Google Interview Questions

In a tough job market, what is more worrying than not being invited to a job interview? Answer: being invited to one-if the company is Google, Apple or Microsoft, because, if you think the market is tough, wait until you have the interview with the likes of these giants. Brilliant companies not only have brilliant management and brilliant employees: Their interviewing methods and content will be as innovative and creative as their products and services-and as demanding as their design and production standards.

An interview with the biggest giant of all-Google (in terms of Alexa U.S. website ranking)-is not merely something you prepare for. It features an interview style that requires candidates to expect the unexpected and to be prepared to be creative-on the spot, as well as on the job.

If you get invited to a Google interview, you'll get a rare opportunity: the opportunity to worry about whether you'll be up to it.
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Interviewing at Google can be an exhilarating and terrifying experience. Google is one of the top Internet companies in the world and prides itself on its bright and innovative employees and expansive campuses. Google conducts its face-to-face interviews at its San Francisco campus only, so expect to participate in a couple of phone interviews if you live out of state. If you get a pass, Google will fly you out to their headquarters in California where the main interview will occur. Expect an all-day interview session where several employees will drill you on your technical proficiency and personality to determine your fitness for the job. The Google interview questions will vary based on the position for which you are applying, for example, software engineer, product manager, software analyst, etc.

Google is known for its selection of quirky interview questions, but also wants to know you can prove your abilities and ensure that you will perform to Google standards. For example, an interview for a position as software engineer may include questions such as:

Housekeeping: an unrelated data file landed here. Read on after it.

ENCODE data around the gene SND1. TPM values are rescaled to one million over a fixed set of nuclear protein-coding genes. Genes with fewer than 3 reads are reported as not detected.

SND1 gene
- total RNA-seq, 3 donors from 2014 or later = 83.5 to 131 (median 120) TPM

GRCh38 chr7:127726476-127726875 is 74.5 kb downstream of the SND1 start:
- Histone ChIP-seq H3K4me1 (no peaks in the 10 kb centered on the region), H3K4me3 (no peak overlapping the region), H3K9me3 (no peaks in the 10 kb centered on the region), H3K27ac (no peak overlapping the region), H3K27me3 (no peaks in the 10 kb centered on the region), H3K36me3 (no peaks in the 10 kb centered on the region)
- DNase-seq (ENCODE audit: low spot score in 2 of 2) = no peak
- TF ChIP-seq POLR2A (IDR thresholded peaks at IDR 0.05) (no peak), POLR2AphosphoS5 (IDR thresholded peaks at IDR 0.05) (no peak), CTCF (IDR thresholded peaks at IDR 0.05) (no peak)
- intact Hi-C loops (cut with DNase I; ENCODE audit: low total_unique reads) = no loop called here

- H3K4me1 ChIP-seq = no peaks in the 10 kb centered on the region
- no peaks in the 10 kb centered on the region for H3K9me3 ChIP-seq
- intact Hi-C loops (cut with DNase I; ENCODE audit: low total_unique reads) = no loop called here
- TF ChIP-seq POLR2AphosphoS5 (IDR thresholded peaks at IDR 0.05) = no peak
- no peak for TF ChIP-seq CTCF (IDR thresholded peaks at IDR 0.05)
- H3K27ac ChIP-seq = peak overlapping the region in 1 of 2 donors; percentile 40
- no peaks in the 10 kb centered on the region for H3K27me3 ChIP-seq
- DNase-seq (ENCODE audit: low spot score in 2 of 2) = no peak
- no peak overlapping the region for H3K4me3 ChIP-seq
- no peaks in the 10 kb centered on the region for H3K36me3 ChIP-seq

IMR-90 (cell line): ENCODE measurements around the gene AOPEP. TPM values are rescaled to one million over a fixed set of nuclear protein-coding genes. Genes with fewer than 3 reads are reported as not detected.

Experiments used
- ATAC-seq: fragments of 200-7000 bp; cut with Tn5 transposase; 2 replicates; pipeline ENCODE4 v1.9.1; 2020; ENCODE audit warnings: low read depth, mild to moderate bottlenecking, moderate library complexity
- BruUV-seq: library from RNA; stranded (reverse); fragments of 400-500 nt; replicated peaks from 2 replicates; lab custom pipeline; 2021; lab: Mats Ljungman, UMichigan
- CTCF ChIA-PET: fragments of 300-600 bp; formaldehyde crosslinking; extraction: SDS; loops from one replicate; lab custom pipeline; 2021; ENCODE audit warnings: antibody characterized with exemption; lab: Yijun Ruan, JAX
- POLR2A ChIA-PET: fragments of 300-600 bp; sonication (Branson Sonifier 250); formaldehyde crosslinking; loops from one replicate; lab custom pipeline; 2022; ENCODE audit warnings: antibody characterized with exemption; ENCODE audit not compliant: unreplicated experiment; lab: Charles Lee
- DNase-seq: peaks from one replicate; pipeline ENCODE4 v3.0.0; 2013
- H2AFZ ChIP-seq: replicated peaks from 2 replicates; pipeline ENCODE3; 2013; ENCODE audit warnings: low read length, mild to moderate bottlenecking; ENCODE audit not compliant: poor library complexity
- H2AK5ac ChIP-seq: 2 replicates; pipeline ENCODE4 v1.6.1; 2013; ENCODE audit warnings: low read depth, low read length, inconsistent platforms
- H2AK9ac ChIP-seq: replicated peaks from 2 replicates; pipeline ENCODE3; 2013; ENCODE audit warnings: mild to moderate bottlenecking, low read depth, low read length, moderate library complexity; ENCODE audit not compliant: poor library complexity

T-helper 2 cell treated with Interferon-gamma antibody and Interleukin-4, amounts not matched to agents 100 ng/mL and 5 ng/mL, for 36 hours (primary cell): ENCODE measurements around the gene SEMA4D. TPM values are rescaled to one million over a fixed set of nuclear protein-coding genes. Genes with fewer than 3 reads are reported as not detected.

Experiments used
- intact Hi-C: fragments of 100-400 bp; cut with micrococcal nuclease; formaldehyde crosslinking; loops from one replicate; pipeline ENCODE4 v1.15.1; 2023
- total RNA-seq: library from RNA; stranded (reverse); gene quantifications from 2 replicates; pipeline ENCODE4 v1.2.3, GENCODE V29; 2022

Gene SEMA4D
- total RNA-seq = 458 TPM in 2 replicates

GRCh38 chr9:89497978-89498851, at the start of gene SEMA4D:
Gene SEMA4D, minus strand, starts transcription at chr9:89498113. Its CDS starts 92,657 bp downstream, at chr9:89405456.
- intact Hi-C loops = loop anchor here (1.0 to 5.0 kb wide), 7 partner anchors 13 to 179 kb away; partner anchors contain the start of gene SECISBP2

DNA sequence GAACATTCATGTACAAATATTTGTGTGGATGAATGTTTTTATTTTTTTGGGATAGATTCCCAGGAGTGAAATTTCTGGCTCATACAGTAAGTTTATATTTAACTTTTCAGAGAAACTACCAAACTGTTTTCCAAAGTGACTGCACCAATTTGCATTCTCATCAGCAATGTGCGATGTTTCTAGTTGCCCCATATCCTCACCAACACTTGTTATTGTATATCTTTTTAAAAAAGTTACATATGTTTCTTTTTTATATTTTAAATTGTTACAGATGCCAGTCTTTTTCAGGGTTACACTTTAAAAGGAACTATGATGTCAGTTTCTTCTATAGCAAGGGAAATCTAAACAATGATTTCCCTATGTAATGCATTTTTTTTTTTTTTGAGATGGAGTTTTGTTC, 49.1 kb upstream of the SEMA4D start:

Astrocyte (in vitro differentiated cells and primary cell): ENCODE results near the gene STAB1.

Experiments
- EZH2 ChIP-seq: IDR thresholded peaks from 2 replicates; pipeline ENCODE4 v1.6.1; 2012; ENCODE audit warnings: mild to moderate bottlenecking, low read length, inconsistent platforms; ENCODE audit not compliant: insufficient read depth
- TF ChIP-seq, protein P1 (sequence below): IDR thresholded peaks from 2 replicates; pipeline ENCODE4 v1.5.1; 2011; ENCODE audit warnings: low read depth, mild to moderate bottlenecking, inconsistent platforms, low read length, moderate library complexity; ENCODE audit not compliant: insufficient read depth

* "Why are manhole covers round?"
* "Explain the significance of 'dead beef'."
* "Explain how congestion control works in the TCP protocol."
* "How would you store 1 million phone numbers?"
* "Write a function that will return a random number from a linked list of millions of nodes of unknown length."
* "Write a program to find depth of a binary search tree without using recursion."

The bottom line is to be very well acquainted and equipped with the skills required by the job description.

Google is one of Fortune 500's best companies to work for and, while the company is one of the world's largest and most successful corporations, it seeks to retain employee-centric practices of small companies. Salaries are competitive and compensation packages include bonuses, equity, and other components constructed around each individual employee. Many of the benefits of working at a Google campus include the availability of an on-site doctor, masseuse, and yoga instructor, access to running trails, daily meals, a 401(k) program, a variety of health care plans, stock options, and the ability to enhance your skills through in-house development opportunities.

The Google interview questions are rigorous and the company is very selective in its hiring methods, but the payoff is substantial and the opportunities are great.
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